Overwintering of honey bee queens en mass in reservoir colonies in a temperate climate and its effect on queen performance
H V Gencer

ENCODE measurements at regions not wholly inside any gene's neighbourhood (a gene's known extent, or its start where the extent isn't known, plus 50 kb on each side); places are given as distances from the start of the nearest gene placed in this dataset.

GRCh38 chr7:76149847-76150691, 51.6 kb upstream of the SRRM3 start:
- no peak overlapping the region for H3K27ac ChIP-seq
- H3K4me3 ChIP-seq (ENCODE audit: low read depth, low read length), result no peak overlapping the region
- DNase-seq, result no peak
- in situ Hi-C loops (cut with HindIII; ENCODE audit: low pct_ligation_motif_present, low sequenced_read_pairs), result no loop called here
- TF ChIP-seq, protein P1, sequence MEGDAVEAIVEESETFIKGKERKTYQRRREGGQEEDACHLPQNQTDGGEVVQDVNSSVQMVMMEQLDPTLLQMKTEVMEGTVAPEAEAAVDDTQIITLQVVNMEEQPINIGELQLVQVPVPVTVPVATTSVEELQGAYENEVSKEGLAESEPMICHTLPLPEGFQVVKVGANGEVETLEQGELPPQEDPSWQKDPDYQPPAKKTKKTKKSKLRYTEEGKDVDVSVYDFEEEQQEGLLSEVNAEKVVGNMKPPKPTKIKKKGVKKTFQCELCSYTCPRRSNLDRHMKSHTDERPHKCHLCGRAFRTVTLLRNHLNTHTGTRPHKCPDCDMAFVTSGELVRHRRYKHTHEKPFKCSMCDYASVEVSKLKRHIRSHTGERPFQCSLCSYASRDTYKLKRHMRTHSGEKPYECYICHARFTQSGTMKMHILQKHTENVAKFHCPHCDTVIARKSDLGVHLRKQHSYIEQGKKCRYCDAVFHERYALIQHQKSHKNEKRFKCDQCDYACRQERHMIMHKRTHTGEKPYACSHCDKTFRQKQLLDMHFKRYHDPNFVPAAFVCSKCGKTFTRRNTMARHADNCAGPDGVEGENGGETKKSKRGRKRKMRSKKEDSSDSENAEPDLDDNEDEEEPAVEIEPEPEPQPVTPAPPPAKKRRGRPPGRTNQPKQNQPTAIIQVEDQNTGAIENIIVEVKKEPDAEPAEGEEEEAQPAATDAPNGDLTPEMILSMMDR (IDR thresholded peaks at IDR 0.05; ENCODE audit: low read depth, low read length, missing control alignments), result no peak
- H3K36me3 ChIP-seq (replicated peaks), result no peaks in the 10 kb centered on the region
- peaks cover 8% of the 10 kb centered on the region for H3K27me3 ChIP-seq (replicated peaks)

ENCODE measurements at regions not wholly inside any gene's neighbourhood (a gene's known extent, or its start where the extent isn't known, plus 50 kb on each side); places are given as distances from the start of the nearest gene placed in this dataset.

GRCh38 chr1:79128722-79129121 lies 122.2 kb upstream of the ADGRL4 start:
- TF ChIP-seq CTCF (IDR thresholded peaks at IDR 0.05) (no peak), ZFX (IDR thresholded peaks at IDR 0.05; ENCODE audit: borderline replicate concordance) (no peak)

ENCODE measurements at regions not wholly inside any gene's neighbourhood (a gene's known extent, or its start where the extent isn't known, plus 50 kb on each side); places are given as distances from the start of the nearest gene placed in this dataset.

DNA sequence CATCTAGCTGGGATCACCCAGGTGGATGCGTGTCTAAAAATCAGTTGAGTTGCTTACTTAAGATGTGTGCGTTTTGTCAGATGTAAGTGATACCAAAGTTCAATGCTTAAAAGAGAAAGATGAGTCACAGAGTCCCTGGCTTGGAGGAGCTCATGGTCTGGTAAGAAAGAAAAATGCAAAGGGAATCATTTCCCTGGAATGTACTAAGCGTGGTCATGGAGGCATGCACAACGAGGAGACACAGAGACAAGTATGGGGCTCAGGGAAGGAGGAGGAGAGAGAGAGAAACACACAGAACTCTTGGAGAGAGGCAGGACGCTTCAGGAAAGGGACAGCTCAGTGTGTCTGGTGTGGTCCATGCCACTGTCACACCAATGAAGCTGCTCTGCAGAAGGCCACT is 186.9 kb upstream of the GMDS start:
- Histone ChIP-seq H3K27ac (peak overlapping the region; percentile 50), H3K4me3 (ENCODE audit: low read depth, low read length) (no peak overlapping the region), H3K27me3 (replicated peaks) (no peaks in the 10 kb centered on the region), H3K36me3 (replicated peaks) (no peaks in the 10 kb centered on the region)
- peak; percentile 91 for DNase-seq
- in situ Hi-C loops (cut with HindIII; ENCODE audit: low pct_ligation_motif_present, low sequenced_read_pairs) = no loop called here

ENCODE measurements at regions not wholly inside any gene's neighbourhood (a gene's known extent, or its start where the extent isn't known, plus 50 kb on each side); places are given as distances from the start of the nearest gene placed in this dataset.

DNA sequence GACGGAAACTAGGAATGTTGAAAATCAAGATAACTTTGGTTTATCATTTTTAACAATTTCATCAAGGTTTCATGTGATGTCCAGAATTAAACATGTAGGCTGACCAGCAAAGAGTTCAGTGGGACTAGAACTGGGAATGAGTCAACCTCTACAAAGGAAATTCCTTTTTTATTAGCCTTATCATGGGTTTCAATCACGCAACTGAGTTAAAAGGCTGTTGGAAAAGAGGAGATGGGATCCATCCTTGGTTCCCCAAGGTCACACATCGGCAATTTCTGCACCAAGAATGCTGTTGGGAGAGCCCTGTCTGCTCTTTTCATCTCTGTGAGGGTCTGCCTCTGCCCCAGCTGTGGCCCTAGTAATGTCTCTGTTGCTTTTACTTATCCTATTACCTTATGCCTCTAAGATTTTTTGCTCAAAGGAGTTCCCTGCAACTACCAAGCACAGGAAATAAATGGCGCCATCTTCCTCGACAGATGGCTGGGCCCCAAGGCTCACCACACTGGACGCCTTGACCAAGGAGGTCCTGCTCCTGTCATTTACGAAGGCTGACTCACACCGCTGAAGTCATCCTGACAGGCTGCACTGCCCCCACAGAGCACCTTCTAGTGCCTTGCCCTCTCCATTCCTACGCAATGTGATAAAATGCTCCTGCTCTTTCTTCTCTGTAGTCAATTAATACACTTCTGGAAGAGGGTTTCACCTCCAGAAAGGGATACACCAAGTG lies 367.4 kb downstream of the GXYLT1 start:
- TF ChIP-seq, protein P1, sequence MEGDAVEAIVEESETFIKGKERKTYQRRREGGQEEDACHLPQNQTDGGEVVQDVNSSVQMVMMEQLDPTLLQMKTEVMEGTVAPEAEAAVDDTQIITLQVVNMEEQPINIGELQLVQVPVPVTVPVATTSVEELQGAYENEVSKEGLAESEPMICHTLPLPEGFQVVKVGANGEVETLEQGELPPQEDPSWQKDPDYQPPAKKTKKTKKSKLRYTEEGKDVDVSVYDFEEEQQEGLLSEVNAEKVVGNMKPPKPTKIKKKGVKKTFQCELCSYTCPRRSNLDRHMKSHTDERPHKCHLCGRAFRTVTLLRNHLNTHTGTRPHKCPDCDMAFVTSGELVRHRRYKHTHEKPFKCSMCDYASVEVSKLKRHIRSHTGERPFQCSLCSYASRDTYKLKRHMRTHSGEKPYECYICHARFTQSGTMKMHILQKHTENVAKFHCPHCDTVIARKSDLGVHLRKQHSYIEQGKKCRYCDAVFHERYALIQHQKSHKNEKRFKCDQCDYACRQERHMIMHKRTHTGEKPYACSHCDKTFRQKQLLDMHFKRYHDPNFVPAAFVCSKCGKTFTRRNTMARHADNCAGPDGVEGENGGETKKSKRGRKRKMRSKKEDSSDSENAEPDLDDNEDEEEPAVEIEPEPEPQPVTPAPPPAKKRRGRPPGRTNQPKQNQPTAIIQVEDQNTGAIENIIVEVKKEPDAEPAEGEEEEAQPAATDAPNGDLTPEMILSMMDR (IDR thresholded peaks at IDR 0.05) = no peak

The mass storage of mated honey bee (Apis mellifera) queens in reservoir colonies over winter was investigated under continental climatic conditions. The mated queens were stored in (a) queenright reservoir (QRR) colonies on a frame with partitioned honeycomb, (b) QRR colonies on frame holding wire screen cages, (c) queenless reservoir (QLR) colonies on frame with partitioned honeycomb, and (d) QLR colonies on frame holding wire screen cages. In addition to mass storage, the queens were individually wintered in colonies held in Kirchainer mating hives and in 5-frame nucleus hives with standard combs as the control group. The queen survival in reservoir colonies was observed from October 2000 to March 2001. No queen survived the winter in QRR colonies, whereas 16.7% of the queens stored in screen cages and 40.5% of the queens on honeycomb in QLR colonies survived for five months. The queen survival in mating hives and in 5-frame nucleus hives were 80.0% and 83.3%, respectively. Reproductive performances of surviving queens overwintered in reservoir colonies, mating hives and 5-frame nucleus hives were evaluated by comparing brood areas and adult bee populations produced in test colonies. There were no differences in numbers of frames of bees and in brood production of queens in test colonies. Thus, mass storage of queens over the winter did not impair their reproductive performances.